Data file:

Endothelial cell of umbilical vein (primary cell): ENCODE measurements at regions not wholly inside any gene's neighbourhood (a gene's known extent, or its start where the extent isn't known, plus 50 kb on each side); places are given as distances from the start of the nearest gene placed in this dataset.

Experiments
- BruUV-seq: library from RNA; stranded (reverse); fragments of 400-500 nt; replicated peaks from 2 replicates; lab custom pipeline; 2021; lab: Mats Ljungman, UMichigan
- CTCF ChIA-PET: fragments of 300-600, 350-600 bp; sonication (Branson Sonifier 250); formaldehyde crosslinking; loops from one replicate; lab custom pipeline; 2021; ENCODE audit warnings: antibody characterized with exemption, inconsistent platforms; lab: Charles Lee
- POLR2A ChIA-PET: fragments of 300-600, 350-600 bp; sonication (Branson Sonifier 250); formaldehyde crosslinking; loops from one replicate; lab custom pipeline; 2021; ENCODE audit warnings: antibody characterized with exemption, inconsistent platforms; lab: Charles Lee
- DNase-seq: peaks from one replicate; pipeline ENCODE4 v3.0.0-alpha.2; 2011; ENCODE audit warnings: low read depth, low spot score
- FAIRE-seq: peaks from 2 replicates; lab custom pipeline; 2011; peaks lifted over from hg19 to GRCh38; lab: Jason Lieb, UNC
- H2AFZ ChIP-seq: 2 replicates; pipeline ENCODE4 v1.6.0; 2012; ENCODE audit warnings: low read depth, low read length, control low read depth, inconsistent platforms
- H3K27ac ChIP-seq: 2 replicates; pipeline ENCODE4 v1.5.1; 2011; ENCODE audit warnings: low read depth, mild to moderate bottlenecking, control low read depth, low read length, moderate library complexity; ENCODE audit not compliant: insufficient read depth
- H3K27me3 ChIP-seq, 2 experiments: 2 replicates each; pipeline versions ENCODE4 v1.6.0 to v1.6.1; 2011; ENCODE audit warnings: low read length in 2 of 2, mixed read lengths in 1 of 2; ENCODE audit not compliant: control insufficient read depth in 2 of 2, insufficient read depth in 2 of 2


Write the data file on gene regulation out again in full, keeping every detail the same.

Endothelial cell of umbilical vein (primary cell): ENCODE measurements at regions not wholly inside any gene's neighbourhood (a gene's known extent, or its start where the extent isn't known, plus 50 kb on each side); places are given as distances from the start of the nearest gene placed in this dataset.

Experiments
- BruUV-seq: library from RNA; stranded (reverse); fragments of 400-500 nt; replicated peaks from 2 replicates; lab custom pipeline; 2021; lab: Mats Ljungman, UMichigan
- CTCF ChIA-PET: fragments of 300-600, 350-600 bp; sonication (Branson Sonifier 250); formaldehyde crosslinking; loops from one replicate; lab custom pipeline; 2021; ENCODE audit warnings: antibody characterized with exemption, inconsistent platforms; lab: Charles Lee
- POLR2A ChIA-PET: fragments of 300-600, 350-600 bp; sonication (Branson Sonifier 250); formaldehyde crosslinking; loops from one replicate; lab custom pipeline; 2021; ENCODE audit warnings: antibody characterized with exemption, inconsistent platforms; lab: Charles Lee
- DNase-seq: peaks from one replicate; pipeline ENCODE4 v3.0.0-alpha.2; 2011; ENCODE audit warnings: low read depth, low spot score
- FAIRE-seq: peaks from 2 replicates; lab custom pipeline; 2011; peaks lifted over from hg19 to GRCh38; lab: Jason Lieb, UNC
- H2AFZ ChIP-seq: 2 replicates; pipeline ENCODE4 v1.6.0; 2012; ENCODE audit warnings: low read depth, low read length, control low read depth, inconsistent platforms
- H3K27ac ChIP-seq: 2 replicates; pipeline ENCODE4 v1.5.1; 2011; ENCODE audit warnings: low read depth, mild to moderate bottlenecking, control low read depth, low read length, moderate library complexity; ENCODE audit not compliant: insufficient read depth
- H3K27me3 ChIP-seq, 2 experiments: 2 replicates each; pipeline versions ENCODE4 v1.6.0 to v1.6.1; 2011; ENCODE audit warnings: low read length in 2 of 2, mixed read lengths in 1 of 2; ENCODE audit not compliant: control insufficient read depth in 2 of 2, insufficient read depth in 2 of 2